"A juggernaut of reminisces from an eclectic cast of Cali punk characters."?The Observer (UK), "The Best Music Books of 2016"

"John Doe anchors this collection of memories from those who survived the L.A. punk scene...It's like listening to a group of friends reminisce."

?Goldmine

Library Journal
04/15/2016
Doe (guitarist & bass player, X), fellow band members, and friends such as Doe's ex, Exene Cervenka and Henry Rollins, reminisce about the prime years of the Hollywood punk scene (1975–80) in this fascinating collection of essays. The punk movement was a subculture centered on art, creativity, rebellion, and anger. There were links to futurism, Dadaism, surrealism, and the influences of Arthur Rimbaud, Fats Domino, Jim Morrison, R&B, and rockabilly. Prior music experience was not a prerequisite to form a punk band. The genre was meant to be performed live, because radio play was scarce to nonexistent. Violence in the mosh pits added fuel to the excitement at the events publicized in various fanzines and fliers. Many of the musicians lived in rat-infested apartments, wore vintage and thrift-store clothing, drove late-model cars from the 1950s and 1960s and rechristened themselves with glam rock names. Heroin became the drug of choice and sadly, many of the original punks succumbed and died. VERDICT This book will appeal to fans who want an inside look at the history of the punk lifestyle. For further exploration, check out Slash: A History of the Legendary L.A. Punk Magazine: 1977–1980, edited by J.C. Gabel and Brian Roettinger.—Elizabeth D. Eisen, Appleton P.L., WI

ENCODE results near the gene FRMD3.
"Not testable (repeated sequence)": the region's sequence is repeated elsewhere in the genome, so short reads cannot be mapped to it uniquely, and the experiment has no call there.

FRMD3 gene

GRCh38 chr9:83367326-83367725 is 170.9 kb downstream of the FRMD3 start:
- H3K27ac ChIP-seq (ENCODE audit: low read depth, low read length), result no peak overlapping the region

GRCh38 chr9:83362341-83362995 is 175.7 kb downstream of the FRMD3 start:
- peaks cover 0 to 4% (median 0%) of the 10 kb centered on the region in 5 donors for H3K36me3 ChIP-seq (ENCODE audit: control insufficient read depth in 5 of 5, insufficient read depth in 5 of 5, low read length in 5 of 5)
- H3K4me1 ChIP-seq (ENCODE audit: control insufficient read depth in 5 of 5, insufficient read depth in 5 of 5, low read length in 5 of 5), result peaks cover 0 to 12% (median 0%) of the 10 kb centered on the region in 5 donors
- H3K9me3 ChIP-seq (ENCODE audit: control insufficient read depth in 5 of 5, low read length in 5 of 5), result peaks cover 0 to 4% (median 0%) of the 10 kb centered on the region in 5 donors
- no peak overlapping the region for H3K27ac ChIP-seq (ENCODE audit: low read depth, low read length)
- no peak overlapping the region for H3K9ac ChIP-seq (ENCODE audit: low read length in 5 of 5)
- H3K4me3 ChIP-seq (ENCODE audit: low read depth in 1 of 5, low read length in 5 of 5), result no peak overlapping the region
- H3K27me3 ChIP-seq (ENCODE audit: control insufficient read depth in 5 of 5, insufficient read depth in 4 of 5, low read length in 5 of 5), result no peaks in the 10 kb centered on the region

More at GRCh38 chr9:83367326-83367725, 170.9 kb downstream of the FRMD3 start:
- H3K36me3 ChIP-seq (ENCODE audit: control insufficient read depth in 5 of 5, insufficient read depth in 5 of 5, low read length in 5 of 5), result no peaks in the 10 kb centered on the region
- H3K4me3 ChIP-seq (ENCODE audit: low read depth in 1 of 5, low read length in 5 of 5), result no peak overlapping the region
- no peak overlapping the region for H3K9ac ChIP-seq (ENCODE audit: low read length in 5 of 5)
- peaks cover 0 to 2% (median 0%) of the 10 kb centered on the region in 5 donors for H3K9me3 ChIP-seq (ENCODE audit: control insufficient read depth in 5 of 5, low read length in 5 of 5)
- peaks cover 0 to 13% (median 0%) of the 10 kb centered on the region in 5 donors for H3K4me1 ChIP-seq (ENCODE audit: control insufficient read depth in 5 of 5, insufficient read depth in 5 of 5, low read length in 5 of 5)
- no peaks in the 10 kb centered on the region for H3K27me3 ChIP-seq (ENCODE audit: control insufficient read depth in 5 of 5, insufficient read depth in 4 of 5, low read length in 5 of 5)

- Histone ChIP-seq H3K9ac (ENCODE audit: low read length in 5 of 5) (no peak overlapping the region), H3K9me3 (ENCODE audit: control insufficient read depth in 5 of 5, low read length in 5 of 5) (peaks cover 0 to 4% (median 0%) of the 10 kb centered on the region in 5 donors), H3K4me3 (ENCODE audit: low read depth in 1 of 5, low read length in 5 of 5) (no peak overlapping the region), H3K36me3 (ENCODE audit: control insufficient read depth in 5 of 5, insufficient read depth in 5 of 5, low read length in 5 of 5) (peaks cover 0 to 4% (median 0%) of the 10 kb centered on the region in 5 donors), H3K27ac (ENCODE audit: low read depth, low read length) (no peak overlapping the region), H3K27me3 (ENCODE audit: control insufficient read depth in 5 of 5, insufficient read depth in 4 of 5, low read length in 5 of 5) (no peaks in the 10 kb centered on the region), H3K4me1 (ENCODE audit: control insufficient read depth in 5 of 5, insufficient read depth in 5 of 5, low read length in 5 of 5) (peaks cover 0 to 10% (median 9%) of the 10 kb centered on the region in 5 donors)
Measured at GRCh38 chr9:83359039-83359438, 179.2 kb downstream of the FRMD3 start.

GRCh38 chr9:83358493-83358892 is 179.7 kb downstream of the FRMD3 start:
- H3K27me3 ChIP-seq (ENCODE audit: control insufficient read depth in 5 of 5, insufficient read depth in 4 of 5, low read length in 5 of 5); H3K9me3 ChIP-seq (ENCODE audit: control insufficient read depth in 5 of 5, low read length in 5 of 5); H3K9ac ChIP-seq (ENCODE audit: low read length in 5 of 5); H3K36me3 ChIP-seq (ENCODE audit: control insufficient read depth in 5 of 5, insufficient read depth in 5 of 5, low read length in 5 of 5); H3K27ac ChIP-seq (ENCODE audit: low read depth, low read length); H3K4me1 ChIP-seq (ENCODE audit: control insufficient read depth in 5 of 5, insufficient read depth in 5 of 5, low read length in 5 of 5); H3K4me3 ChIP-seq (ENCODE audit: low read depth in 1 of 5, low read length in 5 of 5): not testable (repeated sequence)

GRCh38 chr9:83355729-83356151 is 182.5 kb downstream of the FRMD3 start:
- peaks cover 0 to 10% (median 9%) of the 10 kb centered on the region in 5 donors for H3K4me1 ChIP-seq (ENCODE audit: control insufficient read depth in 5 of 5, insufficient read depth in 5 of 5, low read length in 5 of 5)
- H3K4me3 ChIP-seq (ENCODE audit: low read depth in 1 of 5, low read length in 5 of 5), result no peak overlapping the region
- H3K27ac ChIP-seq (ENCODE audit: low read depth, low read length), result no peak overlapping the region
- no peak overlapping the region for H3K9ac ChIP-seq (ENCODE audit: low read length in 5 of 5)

Product Details

ISBN-13:
9780306824081
Publisher:
Da Capo Books
Publication date:
04/26/2016
Pages:
336
Sales rank:
63,883
Product dimensions:
5.90(w) x 9.10(h) x 1.40(d)

Meet the Author

John Doe has worked as a roofer, an aluminum siding mechanic, a manager of poetry readings, a musician, and an actor. He met Exene Cervenka at the Venice poetry workshop in 1976 and started working with Billy Zoom around the same time. When DJ Bonebrake joined X in mid-1977, the lineup was complete. As one of the last original punk rock bands standing, they continue to tour, most recently with Blondie and Pearl Jam in front of stadium-sized crowds and audiences born after the band's formation. He has recorded eight solo records with numerous renowned singers and musicians and as an actor has appeared in over fifty films and television productions, including Road House, Great Balls of Fire, Boogie Nights, and Roswell. He currently tours as both a solo artist and with X. Doe lives north of San Francisco.

Tom DeSavia is currently head of creative services for SONGS Music Publishing and is based in Los Angeles, California. Prior to joining SONGS, DeSavia did lengthy stints as both a publisher and record label A&R man, as well as many years running pop membership for ASCAP. He currently serves on the West Coast board of the Songwriter's Hall of Fame and previously served on the board of directors for both the Rock and Roll Hall of Fame and the National Academy of Recording Arts and Sciences (NARAS). A native of Southern California, Tom began his career as a music journalist.